Aug 03, 2006 - Steven Litt, The Plain Dealer
Rockefeller Park, which meanders three miles from University Circle to Lake Erie at Gordon Park, easily ranks as one of the most beautiful public green spaces in Cleveland. But Cleveland entrepreneur and civic activist Lois Moss always wondered why so few people used it. This summer, she injected liveliness in the 200-acre linear park by organizing "Walk and Roll Cleveland", a kind of giant block party.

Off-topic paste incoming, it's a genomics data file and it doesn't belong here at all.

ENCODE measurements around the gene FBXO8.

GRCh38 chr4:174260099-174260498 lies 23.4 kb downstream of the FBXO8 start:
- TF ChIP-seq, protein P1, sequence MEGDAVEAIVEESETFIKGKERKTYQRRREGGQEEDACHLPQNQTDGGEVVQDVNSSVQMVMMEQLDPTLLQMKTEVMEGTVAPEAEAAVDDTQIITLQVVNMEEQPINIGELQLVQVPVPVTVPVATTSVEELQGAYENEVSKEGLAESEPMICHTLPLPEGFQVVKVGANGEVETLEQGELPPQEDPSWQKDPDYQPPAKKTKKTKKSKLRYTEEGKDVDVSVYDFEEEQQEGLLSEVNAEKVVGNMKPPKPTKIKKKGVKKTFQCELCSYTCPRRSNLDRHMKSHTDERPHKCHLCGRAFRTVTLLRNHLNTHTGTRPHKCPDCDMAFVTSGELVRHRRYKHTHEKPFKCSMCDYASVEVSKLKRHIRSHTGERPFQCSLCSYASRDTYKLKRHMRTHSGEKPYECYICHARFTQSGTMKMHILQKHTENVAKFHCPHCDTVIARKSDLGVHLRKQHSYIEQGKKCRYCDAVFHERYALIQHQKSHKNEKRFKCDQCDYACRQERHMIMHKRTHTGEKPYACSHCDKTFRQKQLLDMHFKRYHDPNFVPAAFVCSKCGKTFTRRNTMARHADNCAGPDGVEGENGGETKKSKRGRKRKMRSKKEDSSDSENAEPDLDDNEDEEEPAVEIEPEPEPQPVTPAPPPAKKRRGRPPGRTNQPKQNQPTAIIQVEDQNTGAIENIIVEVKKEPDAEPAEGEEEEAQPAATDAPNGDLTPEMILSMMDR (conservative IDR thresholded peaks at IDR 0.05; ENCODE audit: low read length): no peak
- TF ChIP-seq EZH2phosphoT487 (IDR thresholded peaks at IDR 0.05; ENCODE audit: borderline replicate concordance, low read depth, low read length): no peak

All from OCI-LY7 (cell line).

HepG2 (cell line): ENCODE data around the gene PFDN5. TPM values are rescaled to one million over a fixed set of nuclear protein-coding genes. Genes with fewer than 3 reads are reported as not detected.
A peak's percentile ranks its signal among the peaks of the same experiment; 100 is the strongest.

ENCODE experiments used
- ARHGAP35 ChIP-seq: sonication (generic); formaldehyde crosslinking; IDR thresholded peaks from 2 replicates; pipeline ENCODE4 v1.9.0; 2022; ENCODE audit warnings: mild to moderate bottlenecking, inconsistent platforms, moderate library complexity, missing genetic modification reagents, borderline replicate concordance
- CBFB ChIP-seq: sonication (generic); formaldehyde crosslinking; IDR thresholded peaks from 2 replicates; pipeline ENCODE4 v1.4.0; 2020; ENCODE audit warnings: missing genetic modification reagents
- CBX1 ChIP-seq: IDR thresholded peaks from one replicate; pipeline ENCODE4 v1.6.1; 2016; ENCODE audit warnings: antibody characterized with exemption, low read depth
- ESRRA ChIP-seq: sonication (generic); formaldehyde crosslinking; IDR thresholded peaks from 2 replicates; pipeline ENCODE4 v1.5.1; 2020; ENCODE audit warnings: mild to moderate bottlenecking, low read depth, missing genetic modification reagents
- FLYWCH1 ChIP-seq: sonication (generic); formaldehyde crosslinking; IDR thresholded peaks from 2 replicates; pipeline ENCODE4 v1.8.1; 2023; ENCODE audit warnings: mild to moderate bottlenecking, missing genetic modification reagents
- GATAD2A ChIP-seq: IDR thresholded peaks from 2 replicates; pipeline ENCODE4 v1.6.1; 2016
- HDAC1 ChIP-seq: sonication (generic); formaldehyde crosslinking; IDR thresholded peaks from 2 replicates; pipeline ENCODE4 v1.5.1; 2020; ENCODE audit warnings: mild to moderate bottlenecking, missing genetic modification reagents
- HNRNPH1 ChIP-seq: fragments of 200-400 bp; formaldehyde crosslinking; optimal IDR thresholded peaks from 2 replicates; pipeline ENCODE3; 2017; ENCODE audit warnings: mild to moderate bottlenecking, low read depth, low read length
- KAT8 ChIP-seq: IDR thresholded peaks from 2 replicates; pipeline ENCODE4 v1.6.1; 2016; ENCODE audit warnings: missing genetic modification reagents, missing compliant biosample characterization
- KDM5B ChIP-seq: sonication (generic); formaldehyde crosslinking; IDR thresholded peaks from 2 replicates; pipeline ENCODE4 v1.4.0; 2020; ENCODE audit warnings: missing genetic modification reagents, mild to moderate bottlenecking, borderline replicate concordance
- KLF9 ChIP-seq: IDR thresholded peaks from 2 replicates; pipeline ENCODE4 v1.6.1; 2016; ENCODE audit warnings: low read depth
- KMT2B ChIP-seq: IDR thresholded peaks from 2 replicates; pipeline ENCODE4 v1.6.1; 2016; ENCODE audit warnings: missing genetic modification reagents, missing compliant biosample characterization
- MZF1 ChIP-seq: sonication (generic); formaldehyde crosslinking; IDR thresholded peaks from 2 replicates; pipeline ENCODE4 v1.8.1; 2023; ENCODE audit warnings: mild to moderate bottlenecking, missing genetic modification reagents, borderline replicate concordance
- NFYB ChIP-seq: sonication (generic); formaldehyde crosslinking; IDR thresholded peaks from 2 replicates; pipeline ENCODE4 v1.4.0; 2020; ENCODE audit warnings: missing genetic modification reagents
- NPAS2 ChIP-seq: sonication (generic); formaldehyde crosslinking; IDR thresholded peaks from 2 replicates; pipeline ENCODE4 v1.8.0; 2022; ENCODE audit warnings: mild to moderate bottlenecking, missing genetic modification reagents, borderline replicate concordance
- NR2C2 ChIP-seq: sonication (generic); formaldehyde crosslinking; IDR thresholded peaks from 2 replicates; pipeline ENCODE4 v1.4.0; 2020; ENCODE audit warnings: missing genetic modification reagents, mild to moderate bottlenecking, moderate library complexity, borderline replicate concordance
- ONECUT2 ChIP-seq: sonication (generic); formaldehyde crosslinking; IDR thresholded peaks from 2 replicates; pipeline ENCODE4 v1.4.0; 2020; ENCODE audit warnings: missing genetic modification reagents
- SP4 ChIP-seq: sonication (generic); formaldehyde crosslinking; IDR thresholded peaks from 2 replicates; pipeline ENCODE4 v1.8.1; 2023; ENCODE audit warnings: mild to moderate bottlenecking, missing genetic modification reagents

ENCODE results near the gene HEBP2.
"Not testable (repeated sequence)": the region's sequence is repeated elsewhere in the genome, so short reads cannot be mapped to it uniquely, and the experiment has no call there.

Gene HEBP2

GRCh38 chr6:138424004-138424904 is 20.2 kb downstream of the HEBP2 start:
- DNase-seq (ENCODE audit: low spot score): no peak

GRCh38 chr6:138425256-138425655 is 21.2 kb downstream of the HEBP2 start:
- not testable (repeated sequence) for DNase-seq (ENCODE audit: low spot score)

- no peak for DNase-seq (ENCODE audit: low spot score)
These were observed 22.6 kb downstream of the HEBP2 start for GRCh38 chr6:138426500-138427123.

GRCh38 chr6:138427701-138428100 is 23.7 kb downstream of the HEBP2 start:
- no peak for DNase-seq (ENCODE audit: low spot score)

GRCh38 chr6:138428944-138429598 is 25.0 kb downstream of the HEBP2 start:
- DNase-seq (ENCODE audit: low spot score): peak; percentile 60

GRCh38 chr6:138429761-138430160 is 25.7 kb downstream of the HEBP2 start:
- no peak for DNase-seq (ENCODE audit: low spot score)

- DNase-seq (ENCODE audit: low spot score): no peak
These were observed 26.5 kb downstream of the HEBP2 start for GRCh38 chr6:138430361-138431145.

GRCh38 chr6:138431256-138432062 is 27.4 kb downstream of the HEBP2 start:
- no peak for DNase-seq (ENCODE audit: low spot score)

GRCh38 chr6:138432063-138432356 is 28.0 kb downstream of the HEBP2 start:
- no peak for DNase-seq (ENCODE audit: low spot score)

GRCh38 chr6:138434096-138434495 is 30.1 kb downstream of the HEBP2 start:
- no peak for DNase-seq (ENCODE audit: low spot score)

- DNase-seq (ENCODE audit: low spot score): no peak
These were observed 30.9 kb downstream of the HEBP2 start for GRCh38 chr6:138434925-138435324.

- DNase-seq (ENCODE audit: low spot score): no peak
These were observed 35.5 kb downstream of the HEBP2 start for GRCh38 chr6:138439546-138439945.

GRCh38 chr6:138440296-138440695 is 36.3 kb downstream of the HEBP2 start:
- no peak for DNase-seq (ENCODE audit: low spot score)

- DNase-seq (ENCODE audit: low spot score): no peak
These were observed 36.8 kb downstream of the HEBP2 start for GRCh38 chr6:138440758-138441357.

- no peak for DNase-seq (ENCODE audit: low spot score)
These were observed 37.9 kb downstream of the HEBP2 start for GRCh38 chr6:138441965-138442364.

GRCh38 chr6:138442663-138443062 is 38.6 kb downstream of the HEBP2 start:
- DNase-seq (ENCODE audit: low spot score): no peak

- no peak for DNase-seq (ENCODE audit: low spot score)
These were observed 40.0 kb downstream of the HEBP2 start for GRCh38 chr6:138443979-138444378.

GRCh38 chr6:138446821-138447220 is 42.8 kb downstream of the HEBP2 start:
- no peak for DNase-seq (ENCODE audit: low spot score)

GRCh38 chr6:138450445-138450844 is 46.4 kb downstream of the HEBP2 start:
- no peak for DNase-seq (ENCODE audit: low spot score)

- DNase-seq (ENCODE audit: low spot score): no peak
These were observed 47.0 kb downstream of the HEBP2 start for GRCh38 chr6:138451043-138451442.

Moss, who worked as a certified accountant and was co-owner of the Century Cycle bicycle stores in Peninsula, Rocky River and Medina, applied for and won a $30,000 Civic Innovation Grant from the Cleveland Foundation in February. Because she didn't have time to set up a nonprofit organization from scratch, she channeled the money through the Famicos Foundation, a nonprofit community development organization. Bobbi Reichtell, vice president for planning at Neighborhood Progress Inc., offered guidance and inspiration. The Walk and Roll events, held on Aug. 6 and 13, attracted more than 10,000 people. Now Moss is planning a tentative sequel for Sunday, Oct. 1. Updates will be posted at www.walkandrollcleveland.com. Q: How did your background as entrepreneur help you organize "Walk and Roll Cleveland"? A: I don't sit in a room and think of reasons to say no. I think of ways to find a ways to say yes. I forged ahead and made it happen. Q: Physically, how did you make it happen? Did you just put up roadblocks and call it a day? A: Pretty much all other cities put up a roadblock and walk away. We had to help people feel safe in the neighborhood and we wanted to feel it was really special, so we had a bunch of activities. For kids, we had face painting, puppet making, storytelling. For the grownups, we had a drum circle, Frisbee throwing and other activities. Cleveland Public Theatre did a play. Red Hen Productions and Charenton Theatre did a play. We had yoga. We also had private security people. There was somebody at the roadblock with a map with a detour on it. Q: What was the attendance? A: The first weekend was 3,000 to 4,000. The second we had more publicity and the best weather you could hope for. We had about 7,000 or 8,000. Q: That did you learn from this experience about the city and the park? A: The park is more beautiful than I realized. The city did a lot of work before the event, and the park looked spectacular. Q: Do you think Rockefeller Park is a wasted resource most of the time? A: I wouldn't say wasted, I'd say it's underutilized. It's underappreciated. Bit it's hard to utilize it and appreciate it with cars zipping by at 35 to 40 mph. Q: What is your take on the future of Cleveland? Does it have a future? A: I still hold hope. I look around and see all this new development. I still think there's hope. When we start bad-mouthing Cleveland it gets harder to hold out hope. I think we should focus on the positive and stop trying to come with so much that's negative.
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